The  magnificence  of   Philip's  shows  and  entertainments
          dazzled the eyes  of the multitude. The devout were employed
          in the rites  of  superstition,  whilst  the  reflecting few
          revolved in their  anxious  minds  the  past history and the
          future fate of the empire.
Decline of the Roman empire.          
          Since Romulus, with  a  small band of shepherds and outlaws,
          fortified himself on the hills near the Tiber, ten centuries
          had already elapsed. (59)  During  the  first  four ages, the 
          Romans, in the laborious school of poverty, had acquired the
          virtues of war  and  government; by the vigorous exertion of
          those virtues, and  by  the  assistance of fortune, they had
          obtained, in the  course  of the three succeeding centuries,
          an absolute empire  over many countries of Europe, Asia, and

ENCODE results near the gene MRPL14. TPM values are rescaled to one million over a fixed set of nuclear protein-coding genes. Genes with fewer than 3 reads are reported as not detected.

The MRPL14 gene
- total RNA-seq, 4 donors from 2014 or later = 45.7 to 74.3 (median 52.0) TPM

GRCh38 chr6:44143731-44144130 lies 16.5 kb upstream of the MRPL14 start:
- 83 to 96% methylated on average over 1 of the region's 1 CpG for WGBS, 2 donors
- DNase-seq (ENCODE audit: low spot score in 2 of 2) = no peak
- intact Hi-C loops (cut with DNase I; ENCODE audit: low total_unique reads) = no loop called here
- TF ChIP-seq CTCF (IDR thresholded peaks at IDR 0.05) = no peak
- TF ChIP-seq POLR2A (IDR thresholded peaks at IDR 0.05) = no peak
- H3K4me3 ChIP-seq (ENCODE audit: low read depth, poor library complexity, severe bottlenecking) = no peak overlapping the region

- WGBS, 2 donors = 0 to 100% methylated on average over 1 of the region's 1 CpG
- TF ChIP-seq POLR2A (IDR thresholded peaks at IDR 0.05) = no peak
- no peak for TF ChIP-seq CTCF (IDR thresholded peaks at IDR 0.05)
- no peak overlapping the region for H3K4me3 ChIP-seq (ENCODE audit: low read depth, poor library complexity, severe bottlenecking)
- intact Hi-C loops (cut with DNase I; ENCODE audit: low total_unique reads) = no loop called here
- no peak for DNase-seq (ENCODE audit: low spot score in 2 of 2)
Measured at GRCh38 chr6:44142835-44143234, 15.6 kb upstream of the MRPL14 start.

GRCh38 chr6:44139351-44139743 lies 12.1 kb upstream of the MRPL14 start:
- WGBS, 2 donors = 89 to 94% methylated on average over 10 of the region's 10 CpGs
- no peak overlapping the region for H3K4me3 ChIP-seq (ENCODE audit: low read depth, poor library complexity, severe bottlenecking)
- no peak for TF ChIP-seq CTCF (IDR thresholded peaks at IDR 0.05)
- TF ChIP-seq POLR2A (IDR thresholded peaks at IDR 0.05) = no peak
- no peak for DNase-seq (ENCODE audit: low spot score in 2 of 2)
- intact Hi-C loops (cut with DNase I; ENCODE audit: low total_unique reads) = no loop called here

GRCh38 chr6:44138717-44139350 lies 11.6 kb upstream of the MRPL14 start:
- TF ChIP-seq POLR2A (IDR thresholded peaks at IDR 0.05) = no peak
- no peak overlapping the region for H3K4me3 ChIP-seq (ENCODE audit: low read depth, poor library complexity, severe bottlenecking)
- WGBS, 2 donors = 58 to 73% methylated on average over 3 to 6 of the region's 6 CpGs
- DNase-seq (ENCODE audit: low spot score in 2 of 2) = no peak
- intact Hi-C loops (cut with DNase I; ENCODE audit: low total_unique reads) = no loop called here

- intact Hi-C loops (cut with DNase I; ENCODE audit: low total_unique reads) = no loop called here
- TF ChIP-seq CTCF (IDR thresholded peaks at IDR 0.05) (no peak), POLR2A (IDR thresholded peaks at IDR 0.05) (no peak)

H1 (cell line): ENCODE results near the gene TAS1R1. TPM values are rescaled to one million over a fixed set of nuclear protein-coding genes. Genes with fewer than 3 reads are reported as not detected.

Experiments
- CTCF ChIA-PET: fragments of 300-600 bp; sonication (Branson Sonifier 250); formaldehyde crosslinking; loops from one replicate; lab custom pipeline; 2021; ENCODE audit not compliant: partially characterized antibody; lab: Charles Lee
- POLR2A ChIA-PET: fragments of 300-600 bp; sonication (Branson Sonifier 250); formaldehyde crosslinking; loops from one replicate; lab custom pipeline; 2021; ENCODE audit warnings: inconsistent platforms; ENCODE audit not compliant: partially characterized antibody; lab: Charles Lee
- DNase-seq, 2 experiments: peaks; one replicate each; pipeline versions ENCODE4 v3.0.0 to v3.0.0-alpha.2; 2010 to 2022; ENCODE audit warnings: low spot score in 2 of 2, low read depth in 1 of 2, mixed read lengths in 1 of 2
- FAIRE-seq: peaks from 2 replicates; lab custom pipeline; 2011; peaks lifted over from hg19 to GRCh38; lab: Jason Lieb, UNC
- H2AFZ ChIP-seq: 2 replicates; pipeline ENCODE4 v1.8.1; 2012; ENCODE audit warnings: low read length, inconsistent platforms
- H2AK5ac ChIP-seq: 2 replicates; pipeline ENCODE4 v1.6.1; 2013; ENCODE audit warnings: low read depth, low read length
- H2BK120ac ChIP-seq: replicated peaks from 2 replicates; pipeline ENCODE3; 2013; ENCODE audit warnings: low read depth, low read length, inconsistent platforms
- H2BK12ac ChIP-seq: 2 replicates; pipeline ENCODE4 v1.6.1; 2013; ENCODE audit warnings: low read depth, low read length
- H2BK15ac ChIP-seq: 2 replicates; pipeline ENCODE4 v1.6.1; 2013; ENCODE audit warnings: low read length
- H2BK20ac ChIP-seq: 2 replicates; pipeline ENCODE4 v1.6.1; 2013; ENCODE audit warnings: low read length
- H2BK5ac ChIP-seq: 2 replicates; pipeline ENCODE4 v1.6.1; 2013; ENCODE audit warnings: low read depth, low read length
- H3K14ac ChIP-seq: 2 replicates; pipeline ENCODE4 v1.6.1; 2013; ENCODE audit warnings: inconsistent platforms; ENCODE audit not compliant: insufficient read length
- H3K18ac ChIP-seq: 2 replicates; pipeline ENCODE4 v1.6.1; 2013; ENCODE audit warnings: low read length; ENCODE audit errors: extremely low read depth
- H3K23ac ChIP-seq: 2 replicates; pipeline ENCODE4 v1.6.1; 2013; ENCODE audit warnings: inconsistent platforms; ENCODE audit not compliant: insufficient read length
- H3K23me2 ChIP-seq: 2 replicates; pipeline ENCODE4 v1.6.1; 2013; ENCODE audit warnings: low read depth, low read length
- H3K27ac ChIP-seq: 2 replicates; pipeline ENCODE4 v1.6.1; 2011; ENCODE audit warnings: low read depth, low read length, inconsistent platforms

Africa. The last  three  hundred  years had been consumed in
          apparent prosperity and  internal  decline.  The  nation  of
          soldiers, magistrates, and  legislators,  who  composed  the
          thirty-five tribes of  the  Roman people, was dissolved into
          the common mass  of mankind and confounded with the millions
          of servile provincials,  who  had  received the name without
          adopting the spirit  of  Romans.  A  mercenary  army, levied
          among the subjects  and  barbarians of the frontier, was the
          only  order  of   men   who   preserved   and  abused  their
          independence. By their  tumultuary  election,  a  Syrian,  a
          Goth, or an  Arab,  was  exalted  to the throne of Rome, and
          invested with despotic power over the conquests and over the